Control processor 204-0 of FIG. 2 controls the operation of components within cache 113 of FIG. 3 by applying and sensing signals on control bus 206-C. To write data stored in cache RAM array 303 onto disk drive subset 103-1 of FIG. 1, control processor 204-0 causes data in cache RAM array 303 to be applied to bus 305, through cache memory control 302, onto internal cache bus 304 and then through cache memory interface 300 onto device ADT bus 211-0. While data is being copied out of cache RAM array 303, redundancy accumulator 301 senses the data on internal cache bus 304 to accumulate and store redundancy information.
Control processor 204-0 additionally controls cache memory interface 300 such that the application of data on internal cache bus 304 to device ADT bus 211-0 is disabled. When disabled, data is no longer written to disk drive subset 103-1. In this disabled state, redundancy accumulator 301 still accumulates and stores redundancy information for the data it senses on internal cache bus 304. This capability permits redundancy accumulation of data read from cache RAM array 303 without writing the data onto disk drive subset 103-1.
Control processor 204-0 also controls cache 113 such that redundancy information accumulated and stored within redundancy accumulator 301 is applied to device ADT bus 211-0 to be written to disk drive subset 103-1. In this case, information in redundancy accumulator 301 is applied to internal cache bus 304, through cache memory interface 300 and then onto device ADT bus 211-0. The redundancy information on device ADT bus 211-0 is then applied to disk drive subset 103-1 as described earlier. This feature is used to write accumulated redundancy information onto disk drive subset 103-1.
FIG. 4 depicts the elements for writing the information stored in one logical track to the disk drives using the method of the present invention. The information for the logical track is presumed to be previously recorded in cache 113 and saved in cache RAM array 303. In the description of the operations being performed for FIG. 4, reference will be made to the control and functions of the components shown in FIG. 3. It should be recalled that components in FIG. 3 are controlled by control processor 204-0 of FIG. 2 by applying and receiving signals over control bus 206-C. It is assumed in the description below that the compressed form of the data externally generated by the host computer system 11 of FIG. 1 and the control and mapping information and the serialization information that will be contained in the data segments of the logical track have already been stored in the cache RAM array 303.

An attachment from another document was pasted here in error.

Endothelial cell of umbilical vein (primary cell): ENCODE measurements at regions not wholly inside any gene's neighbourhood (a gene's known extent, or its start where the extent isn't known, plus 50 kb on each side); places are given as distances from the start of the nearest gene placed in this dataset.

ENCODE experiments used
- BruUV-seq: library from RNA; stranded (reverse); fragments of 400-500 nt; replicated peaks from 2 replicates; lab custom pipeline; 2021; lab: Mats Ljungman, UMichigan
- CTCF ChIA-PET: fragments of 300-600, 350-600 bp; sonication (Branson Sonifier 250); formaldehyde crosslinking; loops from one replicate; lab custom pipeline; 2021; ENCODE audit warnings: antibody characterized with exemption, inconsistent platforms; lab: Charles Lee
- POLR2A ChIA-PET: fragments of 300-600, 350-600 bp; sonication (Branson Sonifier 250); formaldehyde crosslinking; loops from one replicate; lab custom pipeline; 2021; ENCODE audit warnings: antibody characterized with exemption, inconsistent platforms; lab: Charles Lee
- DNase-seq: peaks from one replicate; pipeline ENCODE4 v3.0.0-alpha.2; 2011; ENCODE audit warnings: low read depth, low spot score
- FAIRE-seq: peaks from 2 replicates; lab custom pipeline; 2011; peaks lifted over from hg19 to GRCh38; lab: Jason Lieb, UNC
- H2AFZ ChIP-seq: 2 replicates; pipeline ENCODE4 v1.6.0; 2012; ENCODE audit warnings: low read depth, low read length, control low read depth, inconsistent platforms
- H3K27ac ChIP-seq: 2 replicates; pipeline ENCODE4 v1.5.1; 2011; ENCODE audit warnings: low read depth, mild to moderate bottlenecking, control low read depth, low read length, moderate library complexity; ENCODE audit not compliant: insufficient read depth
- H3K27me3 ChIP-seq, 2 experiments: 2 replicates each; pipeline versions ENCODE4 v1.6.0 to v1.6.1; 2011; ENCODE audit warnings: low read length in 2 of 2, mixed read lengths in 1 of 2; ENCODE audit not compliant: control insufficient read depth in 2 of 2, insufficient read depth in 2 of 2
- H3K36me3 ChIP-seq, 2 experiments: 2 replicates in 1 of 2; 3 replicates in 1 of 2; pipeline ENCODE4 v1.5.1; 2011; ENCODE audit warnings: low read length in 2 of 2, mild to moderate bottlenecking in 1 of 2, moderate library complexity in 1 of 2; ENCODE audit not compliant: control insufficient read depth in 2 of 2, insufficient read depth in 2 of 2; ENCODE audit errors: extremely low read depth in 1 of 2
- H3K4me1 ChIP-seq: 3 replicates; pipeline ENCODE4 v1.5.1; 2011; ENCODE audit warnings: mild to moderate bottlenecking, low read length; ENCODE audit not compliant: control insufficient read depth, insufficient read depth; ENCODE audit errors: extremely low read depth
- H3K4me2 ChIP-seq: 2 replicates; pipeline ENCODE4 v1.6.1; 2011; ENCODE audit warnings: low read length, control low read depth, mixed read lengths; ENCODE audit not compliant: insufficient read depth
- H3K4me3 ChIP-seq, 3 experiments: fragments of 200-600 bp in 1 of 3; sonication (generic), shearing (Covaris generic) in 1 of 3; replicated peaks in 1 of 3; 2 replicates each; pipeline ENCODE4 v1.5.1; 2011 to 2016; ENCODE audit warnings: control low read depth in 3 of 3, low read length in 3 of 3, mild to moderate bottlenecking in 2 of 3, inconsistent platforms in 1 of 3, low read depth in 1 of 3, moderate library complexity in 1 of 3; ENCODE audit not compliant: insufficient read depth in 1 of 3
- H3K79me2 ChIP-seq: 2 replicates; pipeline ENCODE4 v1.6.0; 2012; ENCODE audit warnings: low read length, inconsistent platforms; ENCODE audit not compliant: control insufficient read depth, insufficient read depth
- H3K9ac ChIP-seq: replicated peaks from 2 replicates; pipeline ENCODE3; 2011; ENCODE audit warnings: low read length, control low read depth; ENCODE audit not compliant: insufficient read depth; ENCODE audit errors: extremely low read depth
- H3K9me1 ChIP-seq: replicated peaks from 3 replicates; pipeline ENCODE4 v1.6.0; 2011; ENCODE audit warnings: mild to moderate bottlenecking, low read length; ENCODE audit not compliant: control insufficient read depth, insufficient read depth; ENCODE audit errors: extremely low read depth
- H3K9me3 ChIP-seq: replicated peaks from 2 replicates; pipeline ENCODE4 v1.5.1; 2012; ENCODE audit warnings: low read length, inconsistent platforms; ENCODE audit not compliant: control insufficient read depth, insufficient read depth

Element 401 initializes redundancy accumulator 301 of FIG. 3 to prepare for the calculation of the information of the redundancy segments for the logical track to be written to disk. The method and apparatus disclosed by Crater may be advantageously utilized at this step to enhance performance of resetting redundancy accumulator 301.
Element 402 enables data on internal cache bus 304 to be applied to device ADT bus 211-0.
Element 403 enables redundancy accumulator 301 to generate redundancy information for data sensed on internal cache bus 304.
Elements 404 and 405 are performed repeatedly for each piece of information contained in the compressed data, control and mapping information section of the logical track data previously stored in cache RAM array 303. This step excludes the portions of the logical track which comprise the serialization information to be written to disk last. Element 404 causes each piece of information to be applied to device ADT bus 211-0 through cache memory interface 300 over internal cache bus 304, cache memory control 302 and bus 305. Each piece of data applied to device ADT bus 211-0 is then written to disk drive subset 103-1 of FIG. 1 by disk drive manager 102-1. Simultaneously, in element 405 each unit of data being applied to internal cache bus 304 is used by redundancy accumulator 301 to generate redundancy information. Element 406 tests whether or not to repeat elements 404 and 405. Elements 404 and 405 are allowed to continue until all of the compressed data, control and mapping information portion of the logical track have been written to the disk drives.
Element 407 disables cache memory interface 300 from applying data on internal cache bus 304 to device ADT bus 211-0. This is in preparation of the final calculations of the redundancy segment information using the serialization information of the logical track. The serialization information has not yet been written to disk.